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I Ahmad, J James, AV Das; Late Retinal Stem Cells/Progenitors Can Give Rise to Early Born Retinal Neurons . Invest. Ophthalmol. Vis. Sci. 2002;43(13):3685.
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© ARVO (1962-2015); The Authors (2016-present)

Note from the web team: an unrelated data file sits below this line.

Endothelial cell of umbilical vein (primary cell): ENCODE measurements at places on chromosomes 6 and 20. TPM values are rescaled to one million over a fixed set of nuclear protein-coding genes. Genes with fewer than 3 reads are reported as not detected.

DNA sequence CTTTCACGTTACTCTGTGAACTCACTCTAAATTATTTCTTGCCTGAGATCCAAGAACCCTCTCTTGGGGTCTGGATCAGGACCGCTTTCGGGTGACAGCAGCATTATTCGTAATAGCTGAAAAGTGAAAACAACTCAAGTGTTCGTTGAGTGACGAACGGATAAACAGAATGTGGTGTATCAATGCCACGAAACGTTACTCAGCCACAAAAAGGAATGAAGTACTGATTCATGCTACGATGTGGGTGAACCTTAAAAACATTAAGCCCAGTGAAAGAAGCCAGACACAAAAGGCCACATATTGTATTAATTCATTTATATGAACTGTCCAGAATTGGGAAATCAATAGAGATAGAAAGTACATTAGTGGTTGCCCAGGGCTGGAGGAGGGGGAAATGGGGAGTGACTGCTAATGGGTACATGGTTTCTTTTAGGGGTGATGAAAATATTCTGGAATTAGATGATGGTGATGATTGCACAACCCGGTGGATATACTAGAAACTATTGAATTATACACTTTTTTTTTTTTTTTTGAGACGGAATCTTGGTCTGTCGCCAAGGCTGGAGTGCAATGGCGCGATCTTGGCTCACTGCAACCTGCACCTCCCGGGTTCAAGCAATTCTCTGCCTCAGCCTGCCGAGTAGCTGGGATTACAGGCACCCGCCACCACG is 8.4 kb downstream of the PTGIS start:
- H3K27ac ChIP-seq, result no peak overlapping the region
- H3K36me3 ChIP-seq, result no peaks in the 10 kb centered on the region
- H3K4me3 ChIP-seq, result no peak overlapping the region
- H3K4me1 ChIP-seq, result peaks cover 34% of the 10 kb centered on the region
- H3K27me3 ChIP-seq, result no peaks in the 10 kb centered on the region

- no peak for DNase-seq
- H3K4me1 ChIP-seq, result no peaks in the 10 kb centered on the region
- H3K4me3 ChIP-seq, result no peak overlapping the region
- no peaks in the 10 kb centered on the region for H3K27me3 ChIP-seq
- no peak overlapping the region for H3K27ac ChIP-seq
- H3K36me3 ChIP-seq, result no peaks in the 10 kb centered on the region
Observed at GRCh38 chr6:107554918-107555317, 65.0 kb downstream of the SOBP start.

Purpose: The generation of retinal cells involves two different neural stem cell/progenitor populations. The early neural stem cells/progenitors give rise to retinal ganglion cells (RGCs), cone photoreceptors and horizontal cells between E11 and E14 (early neurogenesis) and the late neural stem cells/progenitors generate the majority of rod photoreceptors, amacrine cells, bipolar cells and the Muller glia E18 onward (late neurogenesis). We wanted to know if the late neural stem cells/progenitors retain the potential to give rise to early born neurons, particularly RGCs. Methods: Neural stem cells/progenitors, isolated from E18 retina, were expanded in vitro in the presence of EGF and FGF2 as previously described (Ahmad et al., 1999 Brain Res. 831:1-10). Cells were exposed to BrdU to tag the dividing cells. BrdU-tagged neural stem cells/progenitors were co-cultured with excess of cells from E3 chick retina and forebrain. RGCs differentiate in E3 chick retina, therefore, this stage of retina was presumed to contain factors that promote RGC differentiation. The acquisition of RGC phenotype by BrdU-tagged neural stem cells/progenitors was ascertained by immunocytochemical analysis using antibodies against RPF1, Brn3B and Islet1. The RGC differentiation was corroborated by RT-PCR analyses of transcripts corresponding to RPF1, Brn3B and Islet1 genes. In order to understand the underlying mechanism of RGC differentiation, expression of bHLH factors, particularly Ath5, was studied. Results: Differentiation of BrdU-tagged stem cells/progenitors by mitogen withdrawal and addition of serum resulted into cells that expressed markers corresponding to late born neurons such as rhodopsin (rod photoreceptors), syntaxin (amacrine cells) and PKC (bipolar cells). However, BrdU cells expressing RGC markers were not detected either in proliferative or differentiation conditions. When BrdU-tagged stem cells/progenitors were co-cultured with E3 chick retina a small proportion of these cells were found expressing immunoreactivities corresponding to RPF1, Brn3B and Islet1. Results of immunocytochemical analyses were corroborated by RT-PCR on stem cells/progenitors co-cultured with retinal cells across a membrane barrier. Conclusion: A subset of late retinal stem cells/progenitors retain the potential to give rise to early born retinal neurons. They can differentiate into RGCs when exposed to an evolutionarily conserved diffusible factor(s) present in the embryonic retina. Support: NEI
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